grant made possible by Oregon BEST, benefitting Oregon State University and the University of Oregon. In completing that circle, it is exciting to know that OSU's solar energy research center is well under way.
Oregon State's Oregon Process Innovation Center for Sustainable Solar Cell Manufacturing has begun acquiring equipment and expects to be up and running in May. Oregon Best provided the initial investment through their grant to the tune of $232,000 and was instrumental in assisting with additional funding.
Of course this is wonderful for students in the State of Oregon. This work continues to enhance the Oregon University System in ways that will help to keep our Renewable Energy students right here in the state. In a more unselfish tone, it also shows that students everywhere continue to see improving opportunities. This improving environment allows them to explore the wide range of existing and nascent technologies supporting Renewable Energy in their post-secondary education.
The OSU facility has the potential become an international leader in solar cell innovation and manufacturing. "We’re reaching the limits of what can be done through incremental improvements in traditional, silicon-based solar cell technology,” said Greg Herman, an associate professor of chemical engineering at OSU and associate director of the center. “We’re aiming for a revolution in solar cell processing and manufacturing that might drop costs by as much as 90 percent while being more environmentally sensitive.”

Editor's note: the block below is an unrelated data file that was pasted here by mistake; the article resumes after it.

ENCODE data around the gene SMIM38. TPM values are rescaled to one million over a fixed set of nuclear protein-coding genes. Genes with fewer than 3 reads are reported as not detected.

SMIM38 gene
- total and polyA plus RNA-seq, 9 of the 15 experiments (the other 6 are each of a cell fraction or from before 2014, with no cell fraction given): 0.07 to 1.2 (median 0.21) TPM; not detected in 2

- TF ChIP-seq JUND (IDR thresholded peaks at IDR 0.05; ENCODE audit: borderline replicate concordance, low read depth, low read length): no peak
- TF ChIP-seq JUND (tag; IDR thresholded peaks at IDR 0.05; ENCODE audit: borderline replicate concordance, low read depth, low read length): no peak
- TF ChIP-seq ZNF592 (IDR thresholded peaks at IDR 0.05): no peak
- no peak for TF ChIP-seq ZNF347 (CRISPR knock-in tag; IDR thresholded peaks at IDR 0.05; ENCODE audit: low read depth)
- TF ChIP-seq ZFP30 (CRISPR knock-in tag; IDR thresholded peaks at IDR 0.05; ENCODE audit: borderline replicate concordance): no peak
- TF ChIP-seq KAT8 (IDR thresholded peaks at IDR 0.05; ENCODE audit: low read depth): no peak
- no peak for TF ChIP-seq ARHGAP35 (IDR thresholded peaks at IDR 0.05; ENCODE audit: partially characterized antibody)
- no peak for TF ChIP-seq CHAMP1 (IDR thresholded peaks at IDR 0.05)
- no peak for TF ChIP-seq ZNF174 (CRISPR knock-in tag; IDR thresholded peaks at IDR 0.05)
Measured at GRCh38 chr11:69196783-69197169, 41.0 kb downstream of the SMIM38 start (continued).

Consistent with the manner in which Gresham, Oregon's own Center for Advanced Learning has partnered with local businesses, Oregon State's facility with extend that even further with more than 20 faculty and researchers from OSU, the University of Oregon, Portland State University and the Pacific Northwest National
Laboratory. They will not only allow, but foster collaboration with private industry, and provide unique student educational opportunities in some of the newest concepts in solar energy.
The center will work closely with some of the leaders in solar energy in Oregon and around the
world, said Chih-hung Chang, director of the center and the Sharp Laboratories Faculty
Scholar at OSU. Collaboration is planned with Oregon companies such as SolarWorld, Voxtel
and CH2M Hill, as well as leading universities in Germany, Taiwan and South Korea.
So what does this tell us in the K-12 world? We're doing the right thing by promoting the teaching of Renewable Energy. Sure, this just happens to be a solar example, but these kinds of "educational success stories" are taking place all across the energy spectrum. Energication will continue to be the place to learn about them all.